Not Our Crime, Still Our Sentence @ Gilded Balloon Patter Hoose

The debut production by new Scottish theatre company Under the Rug has plenty of heart but feels unfinished

Review by K Lane | 11 Aug 2023
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Not Our Crime, Still Our Sentence is the debut production of Under the Rug, a new Scottish theatre company “dedicated to social change and global justice” and to "voices that are often ignored, overlooked, and swept under the rug”. These values are on clear display in this new play by the company’s creative director, Mikael Philippos, about the experiences of a family affected by the incarceration of a loved one.

Four years into her husband's 16-year prison sentence, Dawn (Rohanne Woods) is still struggling to adjust to her new "normal". Overwhelmed by the grind of poverty and the demands of her children (Leon Murray as Jake and Annie Ferguson as Amy), Dawn is also plagued by recurring nightmares of a judge keen to share his opinions on every detail of her life.

There are definitely things to like here. Lorna Calder is delightful as Dawn’s bubbly, animal-print-clad best friend Debbie. Will Speirs is also a crowd favourite as both the judge and Dawn’s mother, although the campy comedy performance of his characters sometimes feels tonally at odds with the rest of the show. Overall, however, the script is uneven and oddly paced. Too much has been crammed into the show’s hour-long runtime, leaving the actors struggling to land emotional punches without enough build up. This is particularly noticeable for Joshua Knowles as Dawn’s husband Mark, who has an endearing charm but isn’t given enough stage time for his character arc to ring true.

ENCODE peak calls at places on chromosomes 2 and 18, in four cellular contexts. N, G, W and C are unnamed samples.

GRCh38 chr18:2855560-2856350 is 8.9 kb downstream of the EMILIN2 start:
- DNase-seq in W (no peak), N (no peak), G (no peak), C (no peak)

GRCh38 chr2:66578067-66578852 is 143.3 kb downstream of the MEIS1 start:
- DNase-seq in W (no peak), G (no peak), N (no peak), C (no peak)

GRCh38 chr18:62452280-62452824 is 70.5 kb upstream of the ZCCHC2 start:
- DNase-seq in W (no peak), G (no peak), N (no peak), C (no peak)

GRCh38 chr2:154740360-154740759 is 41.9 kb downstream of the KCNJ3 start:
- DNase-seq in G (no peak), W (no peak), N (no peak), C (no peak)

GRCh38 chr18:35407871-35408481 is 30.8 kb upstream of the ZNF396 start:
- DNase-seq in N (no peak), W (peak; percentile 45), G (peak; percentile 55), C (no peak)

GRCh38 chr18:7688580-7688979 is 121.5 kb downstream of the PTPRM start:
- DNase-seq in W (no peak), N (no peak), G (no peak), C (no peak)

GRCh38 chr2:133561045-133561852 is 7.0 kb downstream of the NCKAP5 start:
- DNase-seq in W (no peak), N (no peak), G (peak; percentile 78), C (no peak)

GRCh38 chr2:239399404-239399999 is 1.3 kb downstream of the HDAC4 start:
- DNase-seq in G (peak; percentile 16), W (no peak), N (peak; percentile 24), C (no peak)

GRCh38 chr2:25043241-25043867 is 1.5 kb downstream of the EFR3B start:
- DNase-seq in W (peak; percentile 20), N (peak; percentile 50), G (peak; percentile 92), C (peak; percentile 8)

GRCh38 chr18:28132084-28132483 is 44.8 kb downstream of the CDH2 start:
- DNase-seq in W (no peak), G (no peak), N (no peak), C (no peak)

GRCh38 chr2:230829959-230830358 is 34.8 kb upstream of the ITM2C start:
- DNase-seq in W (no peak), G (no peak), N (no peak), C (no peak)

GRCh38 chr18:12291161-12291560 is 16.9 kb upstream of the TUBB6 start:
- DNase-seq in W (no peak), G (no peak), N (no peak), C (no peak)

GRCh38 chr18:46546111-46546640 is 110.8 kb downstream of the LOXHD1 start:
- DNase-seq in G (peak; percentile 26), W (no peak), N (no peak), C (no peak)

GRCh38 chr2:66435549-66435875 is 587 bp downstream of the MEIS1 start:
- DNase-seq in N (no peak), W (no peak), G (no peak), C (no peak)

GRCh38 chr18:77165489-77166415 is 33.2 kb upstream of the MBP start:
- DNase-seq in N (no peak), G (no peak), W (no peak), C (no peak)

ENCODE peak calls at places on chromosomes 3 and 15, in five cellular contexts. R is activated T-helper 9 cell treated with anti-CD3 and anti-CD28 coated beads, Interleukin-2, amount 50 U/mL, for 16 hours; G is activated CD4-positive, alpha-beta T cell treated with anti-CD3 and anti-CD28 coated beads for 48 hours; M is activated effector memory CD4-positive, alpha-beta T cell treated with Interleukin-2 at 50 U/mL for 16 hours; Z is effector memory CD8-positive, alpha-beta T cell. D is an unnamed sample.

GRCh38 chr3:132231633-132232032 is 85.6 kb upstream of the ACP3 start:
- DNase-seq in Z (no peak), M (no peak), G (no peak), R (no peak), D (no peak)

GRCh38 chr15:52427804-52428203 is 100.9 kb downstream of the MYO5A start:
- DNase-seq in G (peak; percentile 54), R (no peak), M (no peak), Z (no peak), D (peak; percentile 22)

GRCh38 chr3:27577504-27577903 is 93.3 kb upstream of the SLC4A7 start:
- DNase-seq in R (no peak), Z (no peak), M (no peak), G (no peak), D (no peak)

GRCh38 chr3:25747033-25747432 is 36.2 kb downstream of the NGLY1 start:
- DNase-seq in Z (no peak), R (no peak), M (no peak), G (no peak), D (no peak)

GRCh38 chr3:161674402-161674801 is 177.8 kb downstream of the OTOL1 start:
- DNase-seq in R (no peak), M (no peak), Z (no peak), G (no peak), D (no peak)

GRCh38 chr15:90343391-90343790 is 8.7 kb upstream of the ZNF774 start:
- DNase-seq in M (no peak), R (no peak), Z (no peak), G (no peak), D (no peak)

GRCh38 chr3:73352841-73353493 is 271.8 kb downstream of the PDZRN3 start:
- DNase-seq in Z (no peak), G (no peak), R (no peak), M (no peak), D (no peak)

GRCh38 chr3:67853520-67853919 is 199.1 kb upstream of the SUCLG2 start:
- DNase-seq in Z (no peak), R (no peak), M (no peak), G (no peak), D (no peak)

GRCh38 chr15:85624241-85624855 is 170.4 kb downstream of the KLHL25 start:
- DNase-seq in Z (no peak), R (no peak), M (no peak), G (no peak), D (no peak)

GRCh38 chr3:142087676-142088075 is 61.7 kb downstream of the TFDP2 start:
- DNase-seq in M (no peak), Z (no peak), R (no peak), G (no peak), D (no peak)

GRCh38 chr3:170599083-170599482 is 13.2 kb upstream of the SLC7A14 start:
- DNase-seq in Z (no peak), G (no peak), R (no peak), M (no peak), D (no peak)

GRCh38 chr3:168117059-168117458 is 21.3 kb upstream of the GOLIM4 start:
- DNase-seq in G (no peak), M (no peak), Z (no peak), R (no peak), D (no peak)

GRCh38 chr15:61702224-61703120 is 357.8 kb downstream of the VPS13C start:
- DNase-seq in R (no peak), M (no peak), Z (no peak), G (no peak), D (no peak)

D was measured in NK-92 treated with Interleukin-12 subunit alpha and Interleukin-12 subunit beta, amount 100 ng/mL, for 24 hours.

The short runtime also means that the political complexities raised by the narrative are touched on only briefly. Questions of poverty, social welfare, and carceral logic itself are gestured to but not really explored; it would be good to see Under the Rug dig more deeply into the ideals of change and justice to which the company is dedicated. While Not Our Crime, Still Our Sentence struggles within the limitations of its Fringe setting, we're intrigued to see it developed into a full-length play, and are curious to see what this young company tackles next.

Not Our Crime, Still Our Sentence, Gilded Balloon Patter Hoose (Dram), until 17 Aug (not 14), 7.40pm, £11-13